‘Three fantastic pillars on which to build growth corridor vision’Nov 12, 2019
THE CASE for investment in the Oxford-Milton Keynes-Cambridge Arc has been reinforced with the inclusion of all three urban areas among the ten fastest-growing UK cities in a new report.
Milton Keynes was one of 11 cities to see its score decline from last year’s index in the Good Growth for Cities 2019 published by professional services firm PwC. However, it remains fifth in the list of highest-performing cities – behind Oxford, Reading, Southampton and Bristol, with Cambridge in ninth place.
The index aims to show that there is more to economic well-being than just measuring GDP. It measures the performance of 42 of the UK’s largest cities, England’s Local Enterprise Partnerships and ten combined authorities against ten factors which the public feels are most important when it comes to economic wellbeing.
These include jobs, health, income and skills, as well as work-life balance, house-affordability, travel-to-work times, income equality, environment and business start-ups.
Milton Keynes scores highly in jobs and income distribution but rates below average on work-life balance, house price to earnings and transport. The city saw the biggest increase in score since 2015-17 in the work-life balance measure and the largest decrease in score over the same period was in health.
The price of success for Milton Keynes is housing affordability. It is ranked in the index as the seventh city for highest house prices to earnings ratio, behind London, Cambridge and Bristol.
“It is testament to the collaboration and entrepreneurial spirit across public and private partnerships in the region, that Oxford, Cambridge and Milton Keynes are all in the top ten performing cities,” said Sam Taylor, PwC’s office senior partner in Milton Keynes.
“This demonstrates we have three fantastic pillars to continue to build our Arc vision on by continuing to attract investment in business, infrastructure, research & development and education. Our shared aspirational vision for the Arc will see a stream of businesses and infrastructure connecting these top performing cities.
“However, as is seen in many cities’ performance this year, maintaining the momentum of growth is dependent on continued investment in infrastructure through key projects, such as the bid for Milton Keynes University, and road and rail infrastructure across the Arc.”
The South East Midlands LEP area, in which Milton Keynes sits, was ranked 18th out of 37 LEP areas, and saw the biggest increase in its work-life balance score, and the largest decrease in house price to earnings.
Mr Taylor said: “Despite a backdrop of uncertainty local leaders have had significant success in delivering good growth in Milton Keynes and the wider region. Our research shows the need to take a comprehensive approach to growth, focusing on improving productivity to compete on a global stage, but also on ensuring fairness and inclusive growth so that people and places don’t feel left behind.”
In all, 11 cities in the index – including Milton Keynes – have witnessed a decline in their score since the 2018 index. PwC says this is driven by the fact that improvement, especially for top performers, has hit a relative ceiling. However, the price of success has become increasingly evident, with declines in transport and housing highlighting the ongoing infrastructure challenges faced by UK cities. There has also been a decline in skills among people aged 16 to 24 and a decline in overall health.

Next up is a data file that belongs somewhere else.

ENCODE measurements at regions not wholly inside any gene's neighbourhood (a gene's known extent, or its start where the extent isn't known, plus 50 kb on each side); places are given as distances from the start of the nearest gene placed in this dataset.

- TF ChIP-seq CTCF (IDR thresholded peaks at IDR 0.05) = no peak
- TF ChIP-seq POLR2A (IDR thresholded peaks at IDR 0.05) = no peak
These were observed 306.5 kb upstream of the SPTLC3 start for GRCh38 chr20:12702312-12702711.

The 2019 index shows nine in ten cities in 2016- 2018 having scores higher than the average for all cities in the index’s first study period of 2011-2013. This highlights the rate of recovery since the financial crisis, the report says, revealing strong employment growth and improved work-life balance due to more flexible working patterns.
PwC partner and local government leader Jonathan House said: “In an era of political, technological and environmental disruption, cities and regions that want to get ahead, need to do things differently. Even with the uncertainty of Brexit, over the last year local leaders have had significant success in delivering good growth in their cities and regions.
“Local leaders need to take a broad view on what economic success means, focusing on the outcomes they want to achieve in terms of inclusive growth, community resilience and improved experience, and crucially, having a plan to translate those ambitions into reality.”
Skills levels and the number of new businesses started have shown the largest improvement, he added. “This is a result of leaders focusing on building new opportunities and investing in the talent of their city and region.
“The UK’s cities are known globally for their skills, innovation and entrepreneurial spirit. Our most successful cities don’t compete against other UK cities, they compete against cities across Europe, the Middle East and the US. As the UK’s position on the world stage shifts, cities and regions will need to reposition themselves too, and consider how they can stand out and compete globally, improve productivity and support innovation, while also creating places that are fair and inclusive. ”